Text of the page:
The 9/11 trial judge has ruled that government censors can retroactively seal public war court testimony, saying state secrets sometimes slip through Camp Justice's special national security screening system.
In doing so, Army Col. James L. Pohl, the judge, rejected a challenge brought last year by 17 news organizations to a Pentagon transcript of an Oct. 30, 2015, hearing that blacked out swaths of open-court testimony.
"Given the scope of classified information involved in this case, occasional unintentional disclosure of classified information during commission proceedings is inevitable. Spillage, however, does not equal declassification," Pohl wrote in a 12-page ruling. It was dated Oct. 3 but recently made public on the Pentagon war court website.
At issue was five hours of uncontested open-court testimony by a Colorado National Guard soldier about restrictions on using female guards in the 9/11 case. Reporters, Sept. 11 families and other members of the public heard a soldier called "Staff Sgt. Jinx" testify on a 40-second audio delay designed to let the judge or a court security officer mute the sound if anyone spilled national security secrets.
No one ever pushed the button. But when the Pentagon released a 379-page transcript weeks later, about 18 percent of what was said was covered up by black redactions. After media organizations filed a legal motion challenging after-the-fact censorship, the security personnel re-scrubbed it and restored all but 6 percent of the 45,000-word transcript.
The revised transcript's blacked-out information was "limited to specific manning and operational information," Pohl ruled, deferring to "the Government's greater expertise in assessing what may or may not cause harm to the national security."
First Amendment attorney Dave Schulz argued in court in February that, even if classified, the information was already in the public domain in part because reporters wrote about it and tweeted some of the since-redacted testimony. "There can't be a procedure that says the government can rewrite history or conceal things from the public after the fact in this case," Schulz said.
In his ruling, Pohl disagreed. "The fact that classified information was inadvertently released and publicly reported ... does not necessarily make that information fair game for unbridled further public disclosure."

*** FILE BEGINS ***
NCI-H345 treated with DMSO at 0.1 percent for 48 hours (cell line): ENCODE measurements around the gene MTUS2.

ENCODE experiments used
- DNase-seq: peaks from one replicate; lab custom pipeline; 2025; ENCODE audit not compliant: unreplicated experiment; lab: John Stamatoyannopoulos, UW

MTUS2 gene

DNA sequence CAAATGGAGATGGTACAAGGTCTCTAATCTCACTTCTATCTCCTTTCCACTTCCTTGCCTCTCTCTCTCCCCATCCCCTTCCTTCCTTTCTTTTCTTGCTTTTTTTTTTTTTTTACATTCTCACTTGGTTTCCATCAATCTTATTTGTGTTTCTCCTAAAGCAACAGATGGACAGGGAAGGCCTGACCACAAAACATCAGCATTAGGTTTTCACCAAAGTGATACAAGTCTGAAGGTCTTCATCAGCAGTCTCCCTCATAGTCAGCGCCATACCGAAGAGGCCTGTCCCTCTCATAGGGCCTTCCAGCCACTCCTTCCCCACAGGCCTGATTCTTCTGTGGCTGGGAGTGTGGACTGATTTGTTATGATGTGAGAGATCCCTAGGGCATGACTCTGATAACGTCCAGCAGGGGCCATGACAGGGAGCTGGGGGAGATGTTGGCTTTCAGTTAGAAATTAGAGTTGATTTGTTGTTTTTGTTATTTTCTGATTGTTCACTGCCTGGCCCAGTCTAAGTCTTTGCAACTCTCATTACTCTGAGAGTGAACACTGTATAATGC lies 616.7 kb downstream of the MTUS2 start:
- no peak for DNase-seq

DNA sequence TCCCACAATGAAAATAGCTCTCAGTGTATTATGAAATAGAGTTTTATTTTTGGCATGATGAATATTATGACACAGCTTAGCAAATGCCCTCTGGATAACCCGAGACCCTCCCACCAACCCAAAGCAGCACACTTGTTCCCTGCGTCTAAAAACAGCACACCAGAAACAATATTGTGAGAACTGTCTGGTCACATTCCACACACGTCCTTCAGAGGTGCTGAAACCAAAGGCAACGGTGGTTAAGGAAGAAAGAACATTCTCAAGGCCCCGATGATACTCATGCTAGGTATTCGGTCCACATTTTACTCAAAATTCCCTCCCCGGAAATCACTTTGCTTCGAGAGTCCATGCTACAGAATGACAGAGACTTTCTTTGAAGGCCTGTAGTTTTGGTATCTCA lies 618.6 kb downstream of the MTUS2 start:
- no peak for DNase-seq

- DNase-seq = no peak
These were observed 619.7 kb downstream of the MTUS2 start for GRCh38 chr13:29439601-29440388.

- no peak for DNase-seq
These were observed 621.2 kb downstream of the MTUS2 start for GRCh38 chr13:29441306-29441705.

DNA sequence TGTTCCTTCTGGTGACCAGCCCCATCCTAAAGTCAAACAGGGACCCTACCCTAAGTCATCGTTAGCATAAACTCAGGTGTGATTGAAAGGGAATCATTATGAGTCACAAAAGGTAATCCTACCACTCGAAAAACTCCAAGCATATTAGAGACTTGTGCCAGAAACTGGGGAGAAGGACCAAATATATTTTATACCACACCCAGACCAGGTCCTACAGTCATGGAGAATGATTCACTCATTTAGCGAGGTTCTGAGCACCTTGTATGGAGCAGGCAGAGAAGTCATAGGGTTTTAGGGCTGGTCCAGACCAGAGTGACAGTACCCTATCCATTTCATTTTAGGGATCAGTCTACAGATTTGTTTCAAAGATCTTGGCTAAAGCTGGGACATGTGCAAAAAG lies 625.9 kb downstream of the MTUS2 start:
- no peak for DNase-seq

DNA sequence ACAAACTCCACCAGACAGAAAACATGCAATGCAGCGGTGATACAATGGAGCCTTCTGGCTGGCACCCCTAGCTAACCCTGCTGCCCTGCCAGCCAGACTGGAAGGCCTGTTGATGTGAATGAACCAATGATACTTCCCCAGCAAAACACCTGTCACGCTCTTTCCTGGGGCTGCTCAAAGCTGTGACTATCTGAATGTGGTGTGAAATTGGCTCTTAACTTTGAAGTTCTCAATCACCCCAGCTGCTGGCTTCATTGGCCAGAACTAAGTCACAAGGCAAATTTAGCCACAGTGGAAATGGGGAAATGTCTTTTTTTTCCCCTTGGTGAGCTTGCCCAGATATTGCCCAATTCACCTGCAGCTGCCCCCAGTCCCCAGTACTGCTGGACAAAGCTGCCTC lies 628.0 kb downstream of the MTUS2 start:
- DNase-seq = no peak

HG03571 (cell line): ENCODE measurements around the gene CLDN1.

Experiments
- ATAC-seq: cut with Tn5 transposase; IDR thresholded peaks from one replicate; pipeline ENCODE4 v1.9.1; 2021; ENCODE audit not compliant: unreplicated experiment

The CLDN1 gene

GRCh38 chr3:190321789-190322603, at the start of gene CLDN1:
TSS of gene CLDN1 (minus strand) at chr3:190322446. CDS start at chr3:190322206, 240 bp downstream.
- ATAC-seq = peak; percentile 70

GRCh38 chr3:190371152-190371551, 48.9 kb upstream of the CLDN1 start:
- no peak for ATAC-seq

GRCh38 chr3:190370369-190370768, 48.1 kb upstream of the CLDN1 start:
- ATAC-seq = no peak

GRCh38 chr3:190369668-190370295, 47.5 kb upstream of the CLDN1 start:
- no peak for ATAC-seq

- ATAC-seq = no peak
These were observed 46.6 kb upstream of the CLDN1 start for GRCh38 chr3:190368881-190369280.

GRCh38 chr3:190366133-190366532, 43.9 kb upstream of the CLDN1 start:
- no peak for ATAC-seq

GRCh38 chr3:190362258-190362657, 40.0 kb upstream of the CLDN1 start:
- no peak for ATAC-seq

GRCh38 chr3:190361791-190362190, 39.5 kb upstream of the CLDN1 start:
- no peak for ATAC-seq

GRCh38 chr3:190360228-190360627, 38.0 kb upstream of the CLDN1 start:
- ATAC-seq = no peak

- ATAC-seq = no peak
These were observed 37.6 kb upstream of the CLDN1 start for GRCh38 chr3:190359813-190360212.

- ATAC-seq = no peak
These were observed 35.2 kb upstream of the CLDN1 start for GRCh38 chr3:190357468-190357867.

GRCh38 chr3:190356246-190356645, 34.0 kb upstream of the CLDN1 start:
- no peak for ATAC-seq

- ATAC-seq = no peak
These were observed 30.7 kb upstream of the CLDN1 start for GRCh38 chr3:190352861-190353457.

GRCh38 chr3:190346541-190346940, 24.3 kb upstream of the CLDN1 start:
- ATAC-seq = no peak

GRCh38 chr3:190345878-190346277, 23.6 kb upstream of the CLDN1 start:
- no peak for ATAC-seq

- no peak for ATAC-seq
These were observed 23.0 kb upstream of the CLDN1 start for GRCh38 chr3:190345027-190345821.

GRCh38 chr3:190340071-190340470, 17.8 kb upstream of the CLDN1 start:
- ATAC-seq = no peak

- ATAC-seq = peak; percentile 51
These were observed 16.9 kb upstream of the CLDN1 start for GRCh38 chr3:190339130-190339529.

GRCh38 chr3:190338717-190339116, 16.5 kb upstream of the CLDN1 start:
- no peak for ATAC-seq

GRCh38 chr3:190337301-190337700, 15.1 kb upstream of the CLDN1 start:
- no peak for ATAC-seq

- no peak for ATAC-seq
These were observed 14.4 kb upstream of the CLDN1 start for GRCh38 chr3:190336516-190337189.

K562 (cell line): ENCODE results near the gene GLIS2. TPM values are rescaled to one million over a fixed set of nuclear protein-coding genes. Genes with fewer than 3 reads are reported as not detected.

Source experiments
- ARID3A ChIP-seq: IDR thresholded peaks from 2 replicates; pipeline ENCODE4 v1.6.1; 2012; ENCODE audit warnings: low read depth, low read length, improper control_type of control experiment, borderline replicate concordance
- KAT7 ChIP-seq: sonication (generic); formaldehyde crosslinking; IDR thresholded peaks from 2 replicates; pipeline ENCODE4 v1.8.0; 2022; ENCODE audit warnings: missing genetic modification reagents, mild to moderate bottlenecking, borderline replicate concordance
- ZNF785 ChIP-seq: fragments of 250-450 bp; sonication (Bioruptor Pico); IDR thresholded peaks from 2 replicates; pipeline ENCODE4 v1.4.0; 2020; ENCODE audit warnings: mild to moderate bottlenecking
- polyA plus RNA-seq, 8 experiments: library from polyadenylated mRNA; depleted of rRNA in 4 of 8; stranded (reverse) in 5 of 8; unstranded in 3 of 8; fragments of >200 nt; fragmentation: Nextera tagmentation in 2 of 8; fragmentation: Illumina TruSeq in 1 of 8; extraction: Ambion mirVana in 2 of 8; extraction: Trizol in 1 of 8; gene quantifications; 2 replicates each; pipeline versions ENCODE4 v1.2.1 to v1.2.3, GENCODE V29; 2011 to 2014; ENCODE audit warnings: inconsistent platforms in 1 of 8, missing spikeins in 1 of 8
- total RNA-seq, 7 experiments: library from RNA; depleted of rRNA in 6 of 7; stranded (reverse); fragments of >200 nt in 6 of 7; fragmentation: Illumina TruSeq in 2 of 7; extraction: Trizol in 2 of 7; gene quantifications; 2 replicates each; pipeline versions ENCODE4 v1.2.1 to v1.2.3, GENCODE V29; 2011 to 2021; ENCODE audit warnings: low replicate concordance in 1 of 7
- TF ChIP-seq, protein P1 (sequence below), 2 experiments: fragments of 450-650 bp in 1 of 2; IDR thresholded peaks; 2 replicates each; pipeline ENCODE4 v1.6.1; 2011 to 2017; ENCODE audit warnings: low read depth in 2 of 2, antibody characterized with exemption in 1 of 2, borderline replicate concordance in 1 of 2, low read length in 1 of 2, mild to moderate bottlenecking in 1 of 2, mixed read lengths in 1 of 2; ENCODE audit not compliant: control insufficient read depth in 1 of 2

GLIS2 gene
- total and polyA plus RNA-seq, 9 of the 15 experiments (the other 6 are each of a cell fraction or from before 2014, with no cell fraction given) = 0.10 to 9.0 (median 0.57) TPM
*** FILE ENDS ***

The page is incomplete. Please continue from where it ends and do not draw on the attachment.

The judge ruled that he could decide the issue without addressing Schulz's First Amendment claim, and defense attorneys' claims that the alleged 9/11 plotters had a Sixth Amendment public trial right too. Pohl has been postponing decisions on what portions of the Constitution apply at Guantanamo.
Pohl also sidestepped Schulz's argument that unofficial transcripts created by court reporters at each day's end and posted on the war court website constitute "a judicial record."
The testimony that day involved some policies and practices in Camp 7, Guantanamo's most clandestine prison, where the Pentagon holds former CIA captives -- six of them awaiting death-penalty trials as alleged architects of al-Qaida's Sept. 11 and USS Cole terror attacks.
Lawyers for the alleged 9/11 mastermind Khalid Sheik Mohammed and four other men accused of plotting the Sept. 11, 2001, attacks sought and got Pohl to prohibit female guards from touching the men for 18 months while he decided the issue. The alleged terrorists argued that they hadn't been touched by female guards in earlier years at Guantanamo, and got an acknowledgment that their refusal to be touched by women other than close relatives was a heartfelt religious sentiment.
Still, Pohl eventually ruled for the Pentagon, saying it can staff Camp 7 as it seems fit.
In a sealed affidavit, prison camps commander Navy Rear Adm. Peter Clarke explained to the judge why some of that information should not be published in a Pentagon transcript, according to a prosecution filing that defended retroactive censorship.
The prison commander argued, according to prosecutors, that the transcript "could be mined by those with intentions hostile to the United States and JTF-GTMO" -- the acronym for the around 2,000-member staff of troop and civilians working at the prison that today holds 61 captives.